The King Cobra is yet another example of the weird bind Ford was in in the mid-to-late ‘70s. Although it’s often forgotten now, the little-loved Mustang II was actually a huge hit in its time, selling almost 300,000 units in 1974 and continuing to be a strong performer for years to come. While the Mustang II was popular among drivers who desired a sporty car that reflected the economic realities of the recession and the gas crisis, its anemic engine offerings did little to appease drivers who longed for the big block V8s of old.
To celebrate the return of a V8 engine to the Mustang’s lineup, in 1976, Ford released the Cobra II, an appearance-only package that celebrated the racing heritage of earlier Shelbys but offered little in the way of performance upgrades.
Enter the King Cobra
Introduced in 1978, the Mustang King Cobra was Ford’s attempt to truly reclaim its performance car roots, offering not only a cosmetic upgrade, but also a 302-cu.-in. two-barrel carburetor engine, a front-air dam, power-front disc brakes, power steering and a Rallye package with adjustable shocks and rear stabilizer bar. The King Cobra package was only available on V8-equipped Mustangs, and it also featured unique pinstriping, a hood scoop and distinctive snake decal, black trim pieces and more, making a bold statement for any driver willing to pay the $6,350 price tag this top-of-the-line package commanded.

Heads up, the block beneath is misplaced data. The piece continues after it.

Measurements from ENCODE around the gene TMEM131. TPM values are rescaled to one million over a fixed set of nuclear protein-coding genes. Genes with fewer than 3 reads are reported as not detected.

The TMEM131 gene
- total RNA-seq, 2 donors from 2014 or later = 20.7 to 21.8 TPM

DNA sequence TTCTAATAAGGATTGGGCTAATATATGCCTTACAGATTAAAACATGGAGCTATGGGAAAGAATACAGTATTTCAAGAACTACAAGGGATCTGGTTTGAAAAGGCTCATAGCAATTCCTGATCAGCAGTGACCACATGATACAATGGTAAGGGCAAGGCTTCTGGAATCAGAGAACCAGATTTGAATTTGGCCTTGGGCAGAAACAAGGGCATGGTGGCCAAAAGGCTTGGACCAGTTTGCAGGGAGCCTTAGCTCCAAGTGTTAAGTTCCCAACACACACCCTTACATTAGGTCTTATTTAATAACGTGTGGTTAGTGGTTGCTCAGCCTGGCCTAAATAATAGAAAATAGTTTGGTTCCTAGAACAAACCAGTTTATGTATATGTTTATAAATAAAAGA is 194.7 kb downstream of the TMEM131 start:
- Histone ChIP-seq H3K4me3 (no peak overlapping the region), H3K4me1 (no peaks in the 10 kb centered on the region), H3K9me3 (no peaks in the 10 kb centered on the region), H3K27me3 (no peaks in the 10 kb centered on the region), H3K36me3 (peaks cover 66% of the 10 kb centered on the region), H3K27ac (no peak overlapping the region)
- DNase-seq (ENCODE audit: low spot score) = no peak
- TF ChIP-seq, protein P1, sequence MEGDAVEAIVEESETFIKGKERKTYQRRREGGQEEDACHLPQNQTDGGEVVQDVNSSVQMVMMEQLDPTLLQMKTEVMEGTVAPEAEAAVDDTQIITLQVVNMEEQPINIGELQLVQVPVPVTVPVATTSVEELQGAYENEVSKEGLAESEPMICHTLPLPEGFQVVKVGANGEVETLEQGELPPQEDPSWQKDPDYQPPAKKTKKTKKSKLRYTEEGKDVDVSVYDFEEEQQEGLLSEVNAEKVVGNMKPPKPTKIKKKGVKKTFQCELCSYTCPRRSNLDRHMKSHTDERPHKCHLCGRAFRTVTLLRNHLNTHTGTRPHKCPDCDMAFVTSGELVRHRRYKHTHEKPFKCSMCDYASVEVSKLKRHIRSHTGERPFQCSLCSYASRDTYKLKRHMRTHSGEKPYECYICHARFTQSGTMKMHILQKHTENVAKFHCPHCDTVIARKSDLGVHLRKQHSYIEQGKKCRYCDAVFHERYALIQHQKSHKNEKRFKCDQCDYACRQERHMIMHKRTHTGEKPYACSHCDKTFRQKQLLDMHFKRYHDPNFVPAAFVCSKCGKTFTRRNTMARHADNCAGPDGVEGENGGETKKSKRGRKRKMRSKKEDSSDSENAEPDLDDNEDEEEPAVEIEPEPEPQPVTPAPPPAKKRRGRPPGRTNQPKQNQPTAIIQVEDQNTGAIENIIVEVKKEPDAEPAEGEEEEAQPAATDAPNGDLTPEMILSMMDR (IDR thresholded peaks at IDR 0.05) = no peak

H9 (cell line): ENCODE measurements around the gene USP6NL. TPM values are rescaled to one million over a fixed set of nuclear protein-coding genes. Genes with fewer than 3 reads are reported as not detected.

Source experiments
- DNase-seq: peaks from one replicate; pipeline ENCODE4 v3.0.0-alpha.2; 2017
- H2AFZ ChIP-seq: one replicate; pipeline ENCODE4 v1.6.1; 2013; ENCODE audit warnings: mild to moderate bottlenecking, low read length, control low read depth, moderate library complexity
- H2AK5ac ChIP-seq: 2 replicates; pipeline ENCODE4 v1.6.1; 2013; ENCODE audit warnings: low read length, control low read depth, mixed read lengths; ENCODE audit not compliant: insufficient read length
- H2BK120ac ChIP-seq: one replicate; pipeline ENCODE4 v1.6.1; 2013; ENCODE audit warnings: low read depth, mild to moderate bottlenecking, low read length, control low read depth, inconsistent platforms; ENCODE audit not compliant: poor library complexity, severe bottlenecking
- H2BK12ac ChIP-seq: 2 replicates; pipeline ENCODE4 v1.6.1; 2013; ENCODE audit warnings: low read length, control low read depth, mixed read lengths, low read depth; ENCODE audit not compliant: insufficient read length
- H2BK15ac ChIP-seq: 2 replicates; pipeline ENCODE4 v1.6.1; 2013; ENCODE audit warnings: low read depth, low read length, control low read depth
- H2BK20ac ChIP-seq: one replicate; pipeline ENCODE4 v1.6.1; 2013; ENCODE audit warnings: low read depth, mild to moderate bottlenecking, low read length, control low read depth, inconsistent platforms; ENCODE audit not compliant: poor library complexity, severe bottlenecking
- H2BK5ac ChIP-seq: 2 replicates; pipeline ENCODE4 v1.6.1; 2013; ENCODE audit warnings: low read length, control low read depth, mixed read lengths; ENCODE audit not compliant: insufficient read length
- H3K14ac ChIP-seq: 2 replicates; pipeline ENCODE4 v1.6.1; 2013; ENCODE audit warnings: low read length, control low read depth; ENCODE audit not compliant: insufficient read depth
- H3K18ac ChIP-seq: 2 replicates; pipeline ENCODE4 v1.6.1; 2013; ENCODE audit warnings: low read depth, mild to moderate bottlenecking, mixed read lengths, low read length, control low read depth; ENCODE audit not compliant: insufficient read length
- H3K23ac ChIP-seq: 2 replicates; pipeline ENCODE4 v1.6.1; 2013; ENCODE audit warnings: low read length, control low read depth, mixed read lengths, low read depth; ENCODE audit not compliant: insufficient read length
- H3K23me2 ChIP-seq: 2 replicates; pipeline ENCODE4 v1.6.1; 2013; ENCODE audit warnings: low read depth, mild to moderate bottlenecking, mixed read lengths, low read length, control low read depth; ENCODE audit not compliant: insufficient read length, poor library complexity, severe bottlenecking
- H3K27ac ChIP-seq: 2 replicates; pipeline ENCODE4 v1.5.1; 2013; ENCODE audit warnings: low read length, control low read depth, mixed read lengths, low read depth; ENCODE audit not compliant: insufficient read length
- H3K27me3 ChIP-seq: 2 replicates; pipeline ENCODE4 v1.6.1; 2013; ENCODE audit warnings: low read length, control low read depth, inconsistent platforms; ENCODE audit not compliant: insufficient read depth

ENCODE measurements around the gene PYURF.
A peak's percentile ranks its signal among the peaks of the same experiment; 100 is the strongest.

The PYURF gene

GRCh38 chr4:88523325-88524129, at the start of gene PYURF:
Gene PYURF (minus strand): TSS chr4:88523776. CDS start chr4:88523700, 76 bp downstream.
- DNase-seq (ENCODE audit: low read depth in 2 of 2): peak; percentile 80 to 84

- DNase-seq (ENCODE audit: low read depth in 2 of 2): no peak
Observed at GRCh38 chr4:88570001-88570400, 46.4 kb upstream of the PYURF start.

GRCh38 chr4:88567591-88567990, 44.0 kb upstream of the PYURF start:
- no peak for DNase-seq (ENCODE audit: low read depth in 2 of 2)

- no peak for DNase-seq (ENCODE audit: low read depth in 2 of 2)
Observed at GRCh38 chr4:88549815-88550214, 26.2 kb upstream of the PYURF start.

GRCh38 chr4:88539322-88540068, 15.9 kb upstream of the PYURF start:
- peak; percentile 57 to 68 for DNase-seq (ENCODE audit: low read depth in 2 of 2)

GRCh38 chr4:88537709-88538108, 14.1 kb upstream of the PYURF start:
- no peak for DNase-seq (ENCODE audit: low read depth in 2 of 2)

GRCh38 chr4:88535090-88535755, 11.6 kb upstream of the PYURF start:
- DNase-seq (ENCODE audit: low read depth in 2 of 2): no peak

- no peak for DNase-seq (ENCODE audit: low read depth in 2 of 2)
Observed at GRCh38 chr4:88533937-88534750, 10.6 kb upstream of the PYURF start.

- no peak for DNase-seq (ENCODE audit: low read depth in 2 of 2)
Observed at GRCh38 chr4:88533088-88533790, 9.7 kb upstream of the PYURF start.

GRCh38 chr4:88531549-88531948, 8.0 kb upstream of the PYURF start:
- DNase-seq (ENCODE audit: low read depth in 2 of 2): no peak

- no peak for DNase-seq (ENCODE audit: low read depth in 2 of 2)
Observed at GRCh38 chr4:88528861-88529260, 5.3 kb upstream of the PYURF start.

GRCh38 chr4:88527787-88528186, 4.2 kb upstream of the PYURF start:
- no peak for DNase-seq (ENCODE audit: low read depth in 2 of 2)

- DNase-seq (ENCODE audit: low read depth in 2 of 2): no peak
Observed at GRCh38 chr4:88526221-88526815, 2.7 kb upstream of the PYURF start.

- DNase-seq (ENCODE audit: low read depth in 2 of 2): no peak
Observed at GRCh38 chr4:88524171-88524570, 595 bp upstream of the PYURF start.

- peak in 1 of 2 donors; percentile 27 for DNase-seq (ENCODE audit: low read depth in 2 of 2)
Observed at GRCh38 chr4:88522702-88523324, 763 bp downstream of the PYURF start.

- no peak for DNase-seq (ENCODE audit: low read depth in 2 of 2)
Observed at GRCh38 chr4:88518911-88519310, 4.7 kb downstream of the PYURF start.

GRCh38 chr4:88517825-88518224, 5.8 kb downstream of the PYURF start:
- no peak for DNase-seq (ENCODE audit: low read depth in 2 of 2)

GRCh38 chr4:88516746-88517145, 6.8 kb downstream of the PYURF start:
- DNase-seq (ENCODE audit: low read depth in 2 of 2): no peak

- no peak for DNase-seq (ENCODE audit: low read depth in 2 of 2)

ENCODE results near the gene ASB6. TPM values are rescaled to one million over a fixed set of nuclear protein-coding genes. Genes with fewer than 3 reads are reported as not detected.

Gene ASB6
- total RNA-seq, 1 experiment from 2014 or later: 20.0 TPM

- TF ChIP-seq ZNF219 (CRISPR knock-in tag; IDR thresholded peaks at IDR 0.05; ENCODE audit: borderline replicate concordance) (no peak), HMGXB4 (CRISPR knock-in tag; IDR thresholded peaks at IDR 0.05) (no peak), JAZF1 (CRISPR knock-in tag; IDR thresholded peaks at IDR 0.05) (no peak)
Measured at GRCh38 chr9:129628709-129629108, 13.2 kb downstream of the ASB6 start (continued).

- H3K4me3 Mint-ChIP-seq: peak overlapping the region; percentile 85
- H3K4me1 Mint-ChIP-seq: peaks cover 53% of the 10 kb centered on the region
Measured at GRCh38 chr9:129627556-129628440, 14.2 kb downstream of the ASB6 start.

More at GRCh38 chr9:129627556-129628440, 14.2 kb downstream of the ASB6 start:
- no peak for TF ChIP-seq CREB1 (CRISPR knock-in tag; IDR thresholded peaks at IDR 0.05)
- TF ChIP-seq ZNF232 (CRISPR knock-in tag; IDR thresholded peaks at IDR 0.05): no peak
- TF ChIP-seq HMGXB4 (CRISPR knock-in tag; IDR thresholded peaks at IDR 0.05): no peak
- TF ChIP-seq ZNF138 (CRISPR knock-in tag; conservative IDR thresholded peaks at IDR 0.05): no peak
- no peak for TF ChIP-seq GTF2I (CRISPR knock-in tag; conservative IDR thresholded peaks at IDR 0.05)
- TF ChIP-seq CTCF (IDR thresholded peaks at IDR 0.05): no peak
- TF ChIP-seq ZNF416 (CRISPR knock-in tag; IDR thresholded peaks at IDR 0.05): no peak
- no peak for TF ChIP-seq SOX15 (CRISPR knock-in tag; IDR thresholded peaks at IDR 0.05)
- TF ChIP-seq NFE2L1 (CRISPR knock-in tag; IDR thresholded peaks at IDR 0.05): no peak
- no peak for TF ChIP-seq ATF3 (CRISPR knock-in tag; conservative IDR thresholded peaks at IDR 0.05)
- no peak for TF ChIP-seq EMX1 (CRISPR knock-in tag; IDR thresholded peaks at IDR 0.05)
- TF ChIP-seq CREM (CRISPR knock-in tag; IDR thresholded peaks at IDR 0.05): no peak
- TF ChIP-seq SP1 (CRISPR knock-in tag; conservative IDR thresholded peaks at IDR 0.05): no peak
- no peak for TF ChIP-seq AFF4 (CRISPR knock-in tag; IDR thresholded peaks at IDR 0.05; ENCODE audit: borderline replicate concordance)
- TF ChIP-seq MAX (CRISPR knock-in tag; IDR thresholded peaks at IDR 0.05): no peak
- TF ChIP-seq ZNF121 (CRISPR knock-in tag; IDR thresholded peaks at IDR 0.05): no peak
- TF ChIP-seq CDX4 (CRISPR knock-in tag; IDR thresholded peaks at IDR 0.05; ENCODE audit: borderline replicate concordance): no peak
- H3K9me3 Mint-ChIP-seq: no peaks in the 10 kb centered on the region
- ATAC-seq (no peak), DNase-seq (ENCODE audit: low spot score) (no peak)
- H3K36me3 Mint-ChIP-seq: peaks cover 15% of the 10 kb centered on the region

The First 5.0
Another notable feature of the King Cobra was that it was the very first Mustang to wear the “5.0.” branding. Ford had been the first U.S. manufacturer to adopt metric dimensions in their engines, and the Cobra prominently displayed that fact on its nameplates and decaling. Of course, the “5.0” branding would go on to be an iconic part of the Fox body platform, introduced in 1979, which would return the Mustang to its rightful place atop the pony car pantheon.
The King Cobra variant was produced only for the 1978 model year, selling 4,313 units. It remains highly sought after by collectors, both on its own merits and for the important role it played in rehabilitating the brand’s image among performance fanatics.